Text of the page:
Malaria kylie simmons

Malaria is a confounding ancient disease caused by a one celled parasite that can be transmitted into a person only by the bite of a infected anopheles mosquito or Plasmodium parasite , these mosquitoes are commonly outside biting between dusk and dawn.There are 2 forms of Malaria and around 30 things that can transmit them and also it depends on the environment and how well it can support a mosquito´s lifespan but the main way to control malaria is with vector control. Malaria can not be transmitted from person to person unless a pregnant women has malaria the unborn child will get it too.

When the mosquito bites a person a parasite enters their bloodstream and lays dormant in the liver. For the next 5-16 days and sometimes 10 days-4 weeks the person infected will show no symptoms but the parasites begin multiplying.The symptoms of Malaria are: chills, fevers, headaches, and sweating and sometimes malaria can give you a flu like illness. Anyone showing these signs of Malaria should be rushed to the hospital immediately.

Malaria affects the kidneys, liver, brain, and blood. When Malaria affects the blood it damages the red blood cells leading to anemia, the parasites also kill cells and causes them to block major organ vessels. Different kinds of parasites can lead to different symptoms for example a Cerebral Malaria parasite leads to comas, disabilities, and even death, all of these symptoms were found described in ancient Chinese writing in a book.

Malaria killed half a million people per year. nearly half the worlds population in 2015 was at risk to Malaria and more than 210 million cases occurred worldwide. But risk rates have dropped by 29% in 1951 when Malaria was considered eliminated from the U.S. By 2000 due to increased prevention and control measures deaths from Malaria have significantly decreased but the mosquito borne illness remains a health problem and substantial progress has been made in a fight to control and eliminate malaria completely.

On November 6th, 1880 Alphones Laveron discovered Malaria when he was studying a patients blood cells and saw that it was blue and rough looking while a normal blood cell is red and smooth. The cell had the parasite in it is why it was blue. Eight years later in 1888 Ronald Ross was the first to demonstrate how Malaria was transmitted.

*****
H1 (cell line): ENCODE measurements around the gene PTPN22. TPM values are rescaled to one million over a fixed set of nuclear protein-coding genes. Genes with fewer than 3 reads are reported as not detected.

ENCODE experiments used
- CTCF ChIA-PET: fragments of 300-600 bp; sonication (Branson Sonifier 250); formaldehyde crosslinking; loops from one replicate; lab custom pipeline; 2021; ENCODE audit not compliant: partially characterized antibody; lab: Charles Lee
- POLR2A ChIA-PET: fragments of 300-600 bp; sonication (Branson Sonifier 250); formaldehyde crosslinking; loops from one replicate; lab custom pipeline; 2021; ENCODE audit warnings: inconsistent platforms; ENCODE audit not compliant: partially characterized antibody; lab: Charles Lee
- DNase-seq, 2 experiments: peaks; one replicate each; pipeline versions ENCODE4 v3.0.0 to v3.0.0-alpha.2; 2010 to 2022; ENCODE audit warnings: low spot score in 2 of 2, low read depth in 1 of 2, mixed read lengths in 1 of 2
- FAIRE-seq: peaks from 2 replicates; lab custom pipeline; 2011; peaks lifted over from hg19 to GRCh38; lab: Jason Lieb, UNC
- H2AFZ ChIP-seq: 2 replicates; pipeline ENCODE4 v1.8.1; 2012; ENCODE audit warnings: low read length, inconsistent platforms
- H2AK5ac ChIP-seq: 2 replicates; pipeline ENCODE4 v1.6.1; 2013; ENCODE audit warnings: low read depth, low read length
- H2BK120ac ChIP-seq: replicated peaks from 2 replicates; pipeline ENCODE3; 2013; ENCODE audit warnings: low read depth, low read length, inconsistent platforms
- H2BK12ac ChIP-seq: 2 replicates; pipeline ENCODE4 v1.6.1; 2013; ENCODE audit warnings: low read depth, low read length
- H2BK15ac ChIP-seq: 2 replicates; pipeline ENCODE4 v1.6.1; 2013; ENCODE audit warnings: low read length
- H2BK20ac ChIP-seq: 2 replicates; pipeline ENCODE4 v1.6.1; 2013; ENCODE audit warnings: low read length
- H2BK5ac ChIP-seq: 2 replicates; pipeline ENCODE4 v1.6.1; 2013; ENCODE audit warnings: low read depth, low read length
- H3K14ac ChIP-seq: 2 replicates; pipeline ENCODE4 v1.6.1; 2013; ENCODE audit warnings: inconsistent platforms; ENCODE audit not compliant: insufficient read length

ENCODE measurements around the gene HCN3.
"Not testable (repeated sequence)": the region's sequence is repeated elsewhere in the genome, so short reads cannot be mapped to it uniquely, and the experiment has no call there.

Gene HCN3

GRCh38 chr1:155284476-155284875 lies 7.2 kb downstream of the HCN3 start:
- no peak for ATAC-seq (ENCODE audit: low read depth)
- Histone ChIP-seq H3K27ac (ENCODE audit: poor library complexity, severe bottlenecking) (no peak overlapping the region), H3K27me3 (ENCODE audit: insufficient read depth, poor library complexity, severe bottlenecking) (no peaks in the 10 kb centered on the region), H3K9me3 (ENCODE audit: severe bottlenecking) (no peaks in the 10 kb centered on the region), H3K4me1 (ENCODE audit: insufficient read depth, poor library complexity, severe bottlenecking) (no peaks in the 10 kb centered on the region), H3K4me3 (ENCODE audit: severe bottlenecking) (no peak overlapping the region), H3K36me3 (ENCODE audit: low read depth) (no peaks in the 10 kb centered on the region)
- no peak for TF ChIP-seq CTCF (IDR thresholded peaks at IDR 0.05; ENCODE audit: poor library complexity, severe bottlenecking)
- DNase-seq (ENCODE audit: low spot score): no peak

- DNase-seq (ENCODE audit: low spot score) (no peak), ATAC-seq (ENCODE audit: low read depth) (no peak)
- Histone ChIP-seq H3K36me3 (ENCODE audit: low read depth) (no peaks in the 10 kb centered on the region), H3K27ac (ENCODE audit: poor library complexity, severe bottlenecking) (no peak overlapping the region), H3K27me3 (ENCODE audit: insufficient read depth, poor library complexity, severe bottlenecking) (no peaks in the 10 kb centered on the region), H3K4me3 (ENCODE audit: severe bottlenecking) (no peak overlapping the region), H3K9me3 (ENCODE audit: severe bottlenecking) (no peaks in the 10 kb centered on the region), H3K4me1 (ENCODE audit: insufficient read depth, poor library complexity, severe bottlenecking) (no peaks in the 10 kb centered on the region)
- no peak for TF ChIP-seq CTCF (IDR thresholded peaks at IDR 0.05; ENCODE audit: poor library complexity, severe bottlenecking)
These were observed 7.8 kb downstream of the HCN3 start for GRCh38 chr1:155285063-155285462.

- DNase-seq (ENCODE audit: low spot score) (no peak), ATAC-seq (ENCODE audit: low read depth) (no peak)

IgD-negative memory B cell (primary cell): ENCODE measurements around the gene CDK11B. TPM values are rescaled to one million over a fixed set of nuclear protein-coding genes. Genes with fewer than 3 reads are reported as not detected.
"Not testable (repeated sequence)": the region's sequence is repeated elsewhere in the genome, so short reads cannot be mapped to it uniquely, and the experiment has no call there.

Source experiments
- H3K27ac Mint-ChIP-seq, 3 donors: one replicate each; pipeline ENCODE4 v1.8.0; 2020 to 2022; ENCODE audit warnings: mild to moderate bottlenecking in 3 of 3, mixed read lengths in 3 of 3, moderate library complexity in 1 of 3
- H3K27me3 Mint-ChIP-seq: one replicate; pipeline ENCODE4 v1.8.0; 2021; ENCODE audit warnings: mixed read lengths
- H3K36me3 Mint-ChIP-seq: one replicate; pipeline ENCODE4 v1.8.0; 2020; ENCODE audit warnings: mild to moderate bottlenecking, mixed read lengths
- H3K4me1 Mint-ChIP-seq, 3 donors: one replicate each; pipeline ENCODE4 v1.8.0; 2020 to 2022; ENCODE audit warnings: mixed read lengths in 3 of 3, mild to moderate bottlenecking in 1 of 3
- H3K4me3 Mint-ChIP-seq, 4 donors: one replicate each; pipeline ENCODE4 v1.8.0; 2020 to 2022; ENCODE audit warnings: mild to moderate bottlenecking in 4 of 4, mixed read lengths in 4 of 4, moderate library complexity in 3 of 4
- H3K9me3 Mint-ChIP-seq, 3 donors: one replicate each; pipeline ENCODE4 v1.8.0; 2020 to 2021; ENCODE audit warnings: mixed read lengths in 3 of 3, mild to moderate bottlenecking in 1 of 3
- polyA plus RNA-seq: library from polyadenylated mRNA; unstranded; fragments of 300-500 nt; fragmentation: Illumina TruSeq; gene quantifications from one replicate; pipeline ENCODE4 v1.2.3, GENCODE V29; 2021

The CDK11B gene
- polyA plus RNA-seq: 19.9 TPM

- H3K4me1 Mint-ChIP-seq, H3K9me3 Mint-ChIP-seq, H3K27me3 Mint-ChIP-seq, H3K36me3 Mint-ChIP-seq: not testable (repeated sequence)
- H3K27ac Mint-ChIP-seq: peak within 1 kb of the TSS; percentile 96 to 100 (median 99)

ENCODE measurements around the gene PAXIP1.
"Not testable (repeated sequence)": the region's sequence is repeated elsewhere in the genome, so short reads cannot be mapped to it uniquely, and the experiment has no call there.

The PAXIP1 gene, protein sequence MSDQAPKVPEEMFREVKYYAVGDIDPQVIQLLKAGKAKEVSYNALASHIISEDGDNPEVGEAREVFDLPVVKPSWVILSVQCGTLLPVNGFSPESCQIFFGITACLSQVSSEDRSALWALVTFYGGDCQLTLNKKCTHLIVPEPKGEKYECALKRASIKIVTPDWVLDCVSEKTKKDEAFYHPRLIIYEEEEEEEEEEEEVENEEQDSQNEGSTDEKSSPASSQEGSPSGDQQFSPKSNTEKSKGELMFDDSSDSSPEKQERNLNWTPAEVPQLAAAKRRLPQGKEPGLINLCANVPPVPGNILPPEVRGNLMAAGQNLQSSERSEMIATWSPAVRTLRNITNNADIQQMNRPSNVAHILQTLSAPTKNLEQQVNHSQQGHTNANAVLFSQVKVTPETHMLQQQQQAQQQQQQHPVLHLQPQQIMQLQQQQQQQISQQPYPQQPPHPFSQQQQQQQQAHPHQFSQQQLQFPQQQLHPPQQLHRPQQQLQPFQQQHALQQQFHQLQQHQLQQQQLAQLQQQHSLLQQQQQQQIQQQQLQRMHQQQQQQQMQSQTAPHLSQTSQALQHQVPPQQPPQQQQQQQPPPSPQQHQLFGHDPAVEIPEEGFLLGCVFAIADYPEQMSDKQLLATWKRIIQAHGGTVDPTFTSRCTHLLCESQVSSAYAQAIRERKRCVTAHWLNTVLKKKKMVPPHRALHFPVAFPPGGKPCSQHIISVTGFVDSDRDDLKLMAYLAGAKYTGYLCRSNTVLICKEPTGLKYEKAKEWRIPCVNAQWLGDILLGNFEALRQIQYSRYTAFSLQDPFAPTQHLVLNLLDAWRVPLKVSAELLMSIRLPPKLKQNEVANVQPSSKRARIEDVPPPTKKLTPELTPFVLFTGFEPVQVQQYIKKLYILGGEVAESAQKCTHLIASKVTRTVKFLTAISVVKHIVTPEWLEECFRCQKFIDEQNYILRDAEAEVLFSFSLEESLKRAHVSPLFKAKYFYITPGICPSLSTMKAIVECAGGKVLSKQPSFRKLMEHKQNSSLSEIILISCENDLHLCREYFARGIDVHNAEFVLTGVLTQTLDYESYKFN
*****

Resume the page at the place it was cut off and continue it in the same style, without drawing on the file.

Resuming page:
Malaria has been around for thousands of years, so long that there is signs of Malaria in Egyptian mummies. Only few civilizations in all of history have escaped the disease.

It was most believed that the illness came from swap fumes because mosquitoes lay their eggs in water.

  • The name Malaria comes from the Italian word mal´aria which means bad air.
  • If an uninfected mosquito bites a person with malaria it will become infected.
  • Malaria mostly kills small kids and pregnant women around tropical and sub tropical places.
  • About 1,500-2,00 people are diagnosed with malaria each year in just the U.S.

Works Cited

Malaria - National Geographic Magazine. Web. 20 Apr. 2017.

National Institutes of Health. U.S. Department of Health and Human Services. Web. 20 Apr. 2017.

FACEP, Jerry R. Balentine DO. "Malaria Symptoms, Treatment & Prevention." MedicineNet. Web. 21 Apr. 2017.

"Fact Sheet about Malaria." World Health Organization. World Health Organization. Web. 21 Apr. 2017.

"Malaria." Britannica School, Encyclopædia Britannica, 6 May. 2011. Web. 27 Apr. 2017.

"The History of Malaria, an Ancient Disease." Centers for Disease Control and Prevention. Centers for Disease Control and Prevention, 11 Mar. 2016. Web. 20 Apr. 2017.

Lam, Peter. "Malaria: Causes, Symptoms and Treatments." Medical News Today. MediLexicon International. Web. 20 Apr. 2017.

"What Is Malaria?" Malaria No More. Web. 20 Apr. 2017.


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